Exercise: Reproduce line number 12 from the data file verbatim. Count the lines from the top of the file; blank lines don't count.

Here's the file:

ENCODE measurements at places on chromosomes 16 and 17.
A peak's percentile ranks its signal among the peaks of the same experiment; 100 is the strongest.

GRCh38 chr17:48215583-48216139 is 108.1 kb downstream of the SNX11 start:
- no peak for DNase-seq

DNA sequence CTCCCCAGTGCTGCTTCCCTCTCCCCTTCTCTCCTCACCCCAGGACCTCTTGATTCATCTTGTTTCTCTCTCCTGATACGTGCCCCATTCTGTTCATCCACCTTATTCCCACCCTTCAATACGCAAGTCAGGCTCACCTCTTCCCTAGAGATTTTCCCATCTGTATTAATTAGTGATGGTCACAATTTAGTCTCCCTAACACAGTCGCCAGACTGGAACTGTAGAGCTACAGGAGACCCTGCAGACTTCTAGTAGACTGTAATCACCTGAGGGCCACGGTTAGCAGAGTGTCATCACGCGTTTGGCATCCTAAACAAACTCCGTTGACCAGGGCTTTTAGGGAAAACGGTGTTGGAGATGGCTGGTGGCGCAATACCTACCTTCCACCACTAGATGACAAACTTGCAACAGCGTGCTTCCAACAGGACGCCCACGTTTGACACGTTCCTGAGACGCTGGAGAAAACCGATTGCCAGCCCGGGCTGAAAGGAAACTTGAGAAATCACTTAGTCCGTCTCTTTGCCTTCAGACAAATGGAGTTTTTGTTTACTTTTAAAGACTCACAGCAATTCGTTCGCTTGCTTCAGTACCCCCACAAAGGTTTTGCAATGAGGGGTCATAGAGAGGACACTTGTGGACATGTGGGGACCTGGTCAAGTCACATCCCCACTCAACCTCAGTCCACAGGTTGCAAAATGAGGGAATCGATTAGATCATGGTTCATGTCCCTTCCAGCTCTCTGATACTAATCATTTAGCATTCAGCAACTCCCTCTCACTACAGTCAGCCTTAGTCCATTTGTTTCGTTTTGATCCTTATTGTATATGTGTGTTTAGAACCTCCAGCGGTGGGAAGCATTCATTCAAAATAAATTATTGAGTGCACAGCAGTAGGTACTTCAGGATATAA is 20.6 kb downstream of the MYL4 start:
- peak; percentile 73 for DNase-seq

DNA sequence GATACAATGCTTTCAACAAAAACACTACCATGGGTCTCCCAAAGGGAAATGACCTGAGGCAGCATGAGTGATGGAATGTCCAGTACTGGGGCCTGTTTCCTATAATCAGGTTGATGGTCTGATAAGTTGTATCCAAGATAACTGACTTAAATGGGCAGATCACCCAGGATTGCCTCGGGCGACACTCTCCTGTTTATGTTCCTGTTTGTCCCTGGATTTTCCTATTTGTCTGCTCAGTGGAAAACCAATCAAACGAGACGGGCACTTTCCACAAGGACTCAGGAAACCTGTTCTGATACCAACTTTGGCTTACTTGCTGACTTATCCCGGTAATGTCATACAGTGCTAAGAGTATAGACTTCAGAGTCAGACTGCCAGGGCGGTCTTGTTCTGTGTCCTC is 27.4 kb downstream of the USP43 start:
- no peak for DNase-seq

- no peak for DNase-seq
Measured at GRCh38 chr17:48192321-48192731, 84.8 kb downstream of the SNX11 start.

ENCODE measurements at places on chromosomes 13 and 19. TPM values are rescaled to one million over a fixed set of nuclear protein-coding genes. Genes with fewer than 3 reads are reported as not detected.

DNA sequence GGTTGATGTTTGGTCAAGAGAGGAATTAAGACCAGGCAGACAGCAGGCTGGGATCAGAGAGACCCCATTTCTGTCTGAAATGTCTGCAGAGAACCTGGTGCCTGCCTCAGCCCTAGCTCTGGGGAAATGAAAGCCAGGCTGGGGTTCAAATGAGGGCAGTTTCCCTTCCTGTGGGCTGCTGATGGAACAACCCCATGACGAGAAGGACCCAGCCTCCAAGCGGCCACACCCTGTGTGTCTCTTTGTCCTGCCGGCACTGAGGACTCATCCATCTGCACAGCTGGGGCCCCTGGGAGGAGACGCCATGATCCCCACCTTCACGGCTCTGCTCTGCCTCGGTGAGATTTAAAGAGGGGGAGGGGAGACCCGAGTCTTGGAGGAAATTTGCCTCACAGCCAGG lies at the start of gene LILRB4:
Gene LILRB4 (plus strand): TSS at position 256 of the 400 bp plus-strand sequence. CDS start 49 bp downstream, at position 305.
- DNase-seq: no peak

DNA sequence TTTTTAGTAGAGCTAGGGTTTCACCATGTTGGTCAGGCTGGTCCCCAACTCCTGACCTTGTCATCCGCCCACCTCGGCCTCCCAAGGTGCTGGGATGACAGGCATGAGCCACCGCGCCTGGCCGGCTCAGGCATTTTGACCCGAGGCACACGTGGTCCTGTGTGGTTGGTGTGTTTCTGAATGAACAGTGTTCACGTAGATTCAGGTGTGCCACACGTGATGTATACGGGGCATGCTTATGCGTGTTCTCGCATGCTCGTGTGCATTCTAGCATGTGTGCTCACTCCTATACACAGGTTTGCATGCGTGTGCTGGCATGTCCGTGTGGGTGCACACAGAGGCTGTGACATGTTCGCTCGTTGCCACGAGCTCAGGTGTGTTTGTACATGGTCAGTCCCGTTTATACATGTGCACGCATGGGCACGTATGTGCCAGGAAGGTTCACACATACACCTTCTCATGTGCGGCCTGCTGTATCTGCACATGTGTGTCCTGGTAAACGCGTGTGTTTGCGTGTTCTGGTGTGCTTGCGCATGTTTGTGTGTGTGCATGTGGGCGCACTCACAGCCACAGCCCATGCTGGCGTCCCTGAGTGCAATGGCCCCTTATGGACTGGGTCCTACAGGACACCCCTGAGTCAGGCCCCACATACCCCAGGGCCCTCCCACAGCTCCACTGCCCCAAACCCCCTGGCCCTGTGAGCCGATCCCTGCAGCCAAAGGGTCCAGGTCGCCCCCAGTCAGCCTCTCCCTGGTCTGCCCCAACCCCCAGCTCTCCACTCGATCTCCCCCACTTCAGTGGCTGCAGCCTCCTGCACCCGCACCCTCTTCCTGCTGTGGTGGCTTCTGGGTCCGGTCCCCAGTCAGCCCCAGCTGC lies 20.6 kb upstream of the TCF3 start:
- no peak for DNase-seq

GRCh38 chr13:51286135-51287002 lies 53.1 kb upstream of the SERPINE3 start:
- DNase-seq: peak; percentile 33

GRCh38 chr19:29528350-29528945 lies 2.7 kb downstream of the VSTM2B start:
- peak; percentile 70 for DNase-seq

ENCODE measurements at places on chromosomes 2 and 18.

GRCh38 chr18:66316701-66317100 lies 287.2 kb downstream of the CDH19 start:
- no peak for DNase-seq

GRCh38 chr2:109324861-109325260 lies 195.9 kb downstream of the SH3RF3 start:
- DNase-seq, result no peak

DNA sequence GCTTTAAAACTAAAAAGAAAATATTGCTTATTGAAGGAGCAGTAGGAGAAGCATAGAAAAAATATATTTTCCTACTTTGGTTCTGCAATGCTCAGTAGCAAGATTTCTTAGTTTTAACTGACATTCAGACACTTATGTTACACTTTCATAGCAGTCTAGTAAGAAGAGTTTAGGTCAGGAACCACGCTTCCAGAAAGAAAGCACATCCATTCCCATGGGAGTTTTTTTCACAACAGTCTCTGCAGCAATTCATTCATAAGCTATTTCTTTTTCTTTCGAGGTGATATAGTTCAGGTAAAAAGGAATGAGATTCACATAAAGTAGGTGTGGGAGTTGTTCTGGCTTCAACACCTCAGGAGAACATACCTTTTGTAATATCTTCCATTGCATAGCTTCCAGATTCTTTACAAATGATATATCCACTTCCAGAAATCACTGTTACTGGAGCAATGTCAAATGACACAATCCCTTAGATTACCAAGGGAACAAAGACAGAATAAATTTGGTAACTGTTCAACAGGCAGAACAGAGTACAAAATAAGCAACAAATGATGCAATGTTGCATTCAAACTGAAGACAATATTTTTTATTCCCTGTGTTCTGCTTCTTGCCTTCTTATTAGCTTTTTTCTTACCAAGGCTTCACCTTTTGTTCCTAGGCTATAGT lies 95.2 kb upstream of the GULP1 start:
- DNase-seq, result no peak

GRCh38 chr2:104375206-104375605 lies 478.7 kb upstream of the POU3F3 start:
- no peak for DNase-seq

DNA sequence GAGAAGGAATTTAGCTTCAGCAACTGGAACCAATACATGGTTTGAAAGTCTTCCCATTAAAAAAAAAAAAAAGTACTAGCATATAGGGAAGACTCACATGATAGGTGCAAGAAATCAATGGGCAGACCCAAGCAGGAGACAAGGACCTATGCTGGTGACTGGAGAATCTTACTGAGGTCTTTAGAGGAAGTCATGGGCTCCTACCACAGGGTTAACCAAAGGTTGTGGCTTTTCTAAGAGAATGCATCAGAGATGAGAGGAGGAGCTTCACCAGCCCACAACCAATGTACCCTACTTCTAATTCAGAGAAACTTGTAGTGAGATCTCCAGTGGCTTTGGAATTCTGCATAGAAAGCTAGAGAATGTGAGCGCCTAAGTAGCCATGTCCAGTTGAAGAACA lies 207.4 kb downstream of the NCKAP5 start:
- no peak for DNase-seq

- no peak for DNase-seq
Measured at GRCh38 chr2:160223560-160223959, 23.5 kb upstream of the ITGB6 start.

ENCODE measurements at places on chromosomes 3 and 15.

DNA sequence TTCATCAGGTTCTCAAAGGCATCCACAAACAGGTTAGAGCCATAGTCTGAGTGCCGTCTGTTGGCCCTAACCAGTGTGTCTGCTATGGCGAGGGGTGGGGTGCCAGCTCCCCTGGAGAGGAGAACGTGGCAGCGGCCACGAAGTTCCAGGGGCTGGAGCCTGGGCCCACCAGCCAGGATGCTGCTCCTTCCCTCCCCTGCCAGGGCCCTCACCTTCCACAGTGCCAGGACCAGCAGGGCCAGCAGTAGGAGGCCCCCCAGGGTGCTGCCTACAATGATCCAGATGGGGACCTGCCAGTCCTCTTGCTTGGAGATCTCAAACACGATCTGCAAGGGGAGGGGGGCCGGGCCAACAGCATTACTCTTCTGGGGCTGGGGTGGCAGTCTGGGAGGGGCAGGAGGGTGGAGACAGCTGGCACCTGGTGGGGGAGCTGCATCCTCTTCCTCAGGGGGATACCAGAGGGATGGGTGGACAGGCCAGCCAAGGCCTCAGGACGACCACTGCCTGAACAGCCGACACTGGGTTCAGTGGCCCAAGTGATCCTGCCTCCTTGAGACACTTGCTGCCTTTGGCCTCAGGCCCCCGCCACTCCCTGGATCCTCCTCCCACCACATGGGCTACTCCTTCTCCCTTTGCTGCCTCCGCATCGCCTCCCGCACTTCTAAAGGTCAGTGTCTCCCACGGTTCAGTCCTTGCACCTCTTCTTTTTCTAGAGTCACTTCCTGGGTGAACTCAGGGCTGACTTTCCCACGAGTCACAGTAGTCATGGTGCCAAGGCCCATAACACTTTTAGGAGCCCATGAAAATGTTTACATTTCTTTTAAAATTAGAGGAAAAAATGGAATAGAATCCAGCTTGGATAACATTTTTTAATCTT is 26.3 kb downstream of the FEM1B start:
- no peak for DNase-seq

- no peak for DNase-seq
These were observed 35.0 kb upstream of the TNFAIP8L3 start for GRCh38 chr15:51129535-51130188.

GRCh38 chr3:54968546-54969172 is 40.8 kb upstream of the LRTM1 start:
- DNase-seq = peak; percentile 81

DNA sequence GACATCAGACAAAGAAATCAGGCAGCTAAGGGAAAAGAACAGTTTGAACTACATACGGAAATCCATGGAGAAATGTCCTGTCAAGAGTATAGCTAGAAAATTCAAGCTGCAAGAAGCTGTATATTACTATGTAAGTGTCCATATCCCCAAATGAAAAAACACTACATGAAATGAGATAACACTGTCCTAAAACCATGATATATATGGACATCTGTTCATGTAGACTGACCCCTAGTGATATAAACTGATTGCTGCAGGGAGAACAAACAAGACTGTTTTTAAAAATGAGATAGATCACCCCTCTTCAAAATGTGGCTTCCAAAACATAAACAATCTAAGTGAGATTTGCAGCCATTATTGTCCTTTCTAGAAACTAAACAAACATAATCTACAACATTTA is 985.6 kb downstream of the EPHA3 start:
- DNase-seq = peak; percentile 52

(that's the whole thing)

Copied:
DNA sequence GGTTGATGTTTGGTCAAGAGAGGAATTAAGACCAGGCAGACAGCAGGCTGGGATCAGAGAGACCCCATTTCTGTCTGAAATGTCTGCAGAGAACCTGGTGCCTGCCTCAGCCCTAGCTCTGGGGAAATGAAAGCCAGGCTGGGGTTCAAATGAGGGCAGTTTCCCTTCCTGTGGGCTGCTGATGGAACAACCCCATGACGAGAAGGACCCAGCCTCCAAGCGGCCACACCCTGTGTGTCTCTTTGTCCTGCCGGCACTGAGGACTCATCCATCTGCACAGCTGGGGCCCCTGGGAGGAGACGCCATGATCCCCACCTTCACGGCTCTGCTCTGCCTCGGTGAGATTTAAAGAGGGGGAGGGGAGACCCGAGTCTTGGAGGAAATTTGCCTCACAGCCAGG lies at the start of gene LILRB4: